Ageism stifling teenaged talent

Feb 24 2005 by Brian Amble Print This Article

The popular belief that age discrimination only affects people aged over 50 is a myth. In fact according to some of the UK's biggest employers, age discrimination against young people is an even bigger waste of talent.

A report by the Employers Forum on Age (EFA), whose members together employ more than 14 per cent of the UK's workforce, criticises employers for perpetuating age stereotypes and debunks many of the traditional assumptions that underpin attitudes towards age and work.

A quarter (25 per cent) of school leavers have faced age discrimination, EFA says, compared to one in five (21 per cent) of those over 50 and 18 per cent of those over 60.

The oft-heard complaint from employers that young people lack loyalty is roundly rejected by the report. Young people move on frequently because they are denied interesting and challenging jobs, it says. Their mobility is nothing to do with a lack of ‘loyalty’.

Indeed seven out of 10 of those in their 20s believe a career path is important – the highest among all groups, yet only a quarter feel they are given interesting challenges and one in five claim what they do is boring.

"Age at Work", based on a survey of 1,603 people between the ages of 16 and 69, also challenges current wisdom that women only lose out when they have families.

It found that women’s promotion prospects suffer from their 20s onwards even before they have children.

More than a third (37 per cent) of men in their 20s hold management positions compared to just a quarter (24 per cent) of their female counterparts.

At the other end of the age spectrum, people in their 50s and 60s are not all rushing to retire. Almost a third are happy to work until they’re 70 and 13 per cent say that they dread the prospect of retirement, a feeling that increases with age.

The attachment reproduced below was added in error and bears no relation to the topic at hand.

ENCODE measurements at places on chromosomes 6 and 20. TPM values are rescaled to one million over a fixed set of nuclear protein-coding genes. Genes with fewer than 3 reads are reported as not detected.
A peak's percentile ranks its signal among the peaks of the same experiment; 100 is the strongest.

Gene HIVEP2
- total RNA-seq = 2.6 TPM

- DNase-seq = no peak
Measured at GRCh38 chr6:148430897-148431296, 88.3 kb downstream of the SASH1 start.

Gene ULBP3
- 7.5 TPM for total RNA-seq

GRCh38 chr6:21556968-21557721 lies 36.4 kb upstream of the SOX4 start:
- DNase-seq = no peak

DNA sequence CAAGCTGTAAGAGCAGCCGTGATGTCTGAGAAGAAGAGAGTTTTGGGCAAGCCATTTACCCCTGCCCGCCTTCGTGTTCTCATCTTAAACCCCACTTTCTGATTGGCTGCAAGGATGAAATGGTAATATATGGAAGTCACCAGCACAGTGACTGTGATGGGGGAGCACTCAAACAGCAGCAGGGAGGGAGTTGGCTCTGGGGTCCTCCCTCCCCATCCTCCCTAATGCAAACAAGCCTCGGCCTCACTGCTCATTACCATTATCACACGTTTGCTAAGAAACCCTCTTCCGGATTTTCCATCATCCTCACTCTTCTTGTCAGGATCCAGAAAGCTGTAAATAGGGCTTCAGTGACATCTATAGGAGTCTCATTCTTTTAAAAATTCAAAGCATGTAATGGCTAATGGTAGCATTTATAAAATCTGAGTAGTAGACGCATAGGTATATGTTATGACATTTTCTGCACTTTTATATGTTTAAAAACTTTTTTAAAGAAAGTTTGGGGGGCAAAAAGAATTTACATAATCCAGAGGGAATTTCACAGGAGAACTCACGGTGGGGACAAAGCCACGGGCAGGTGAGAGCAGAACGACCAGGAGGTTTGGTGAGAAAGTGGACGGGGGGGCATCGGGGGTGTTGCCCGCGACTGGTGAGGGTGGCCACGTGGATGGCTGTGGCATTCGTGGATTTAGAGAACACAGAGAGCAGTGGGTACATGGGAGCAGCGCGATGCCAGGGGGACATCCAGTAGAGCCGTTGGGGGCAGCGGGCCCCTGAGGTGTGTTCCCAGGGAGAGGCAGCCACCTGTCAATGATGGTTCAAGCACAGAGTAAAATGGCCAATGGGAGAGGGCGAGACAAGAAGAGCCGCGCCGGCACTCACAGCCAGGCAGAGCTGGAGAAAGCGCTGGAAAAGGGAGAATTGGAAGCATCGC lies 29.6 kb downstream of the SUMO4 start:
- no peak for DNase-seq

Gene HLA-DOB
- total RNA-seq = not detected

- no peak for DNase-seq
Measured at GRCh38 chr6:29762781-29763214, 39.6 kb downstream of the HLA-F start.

Another myth that is debunked by the research is the belief that older people are technophobic. In fact the over-50s are as keen to get to grips with new technology as teenagers. Three-quarters of over-50s like to keep up with new technology, only marginally fewer than teenagers.

What's more, people are happier at work the older they get. More than nine out of 10 of over 60s enjoy work – the highest among all age groups.

Conversely, although people in their 30s are at the ‘peak’ of their career, they are under the most pressure at work and least want to be there. Only half (54 per cent) of those in their 30s are happy with their work-life balance and just 17 per cent would be happy to work until they’re 70 – the lowest numbers among all age groups;

"This is a wake-up call for employers: we need to break the stereotype habit and be much more aware of peoples’ needs at different stages of their working lives," said the EFA's Director, Sam Mercer.

"People of all ages have something to offer at work but a clear message comes through from this research that they do not feel well managed or supported.

"Employers must recognise that a ‘one size fits all’ approach to management based on stereotypes is flawed. It would make much more sense to find ways to retain and motivate workers, and offer flexibility, training and development - irrespective of age.”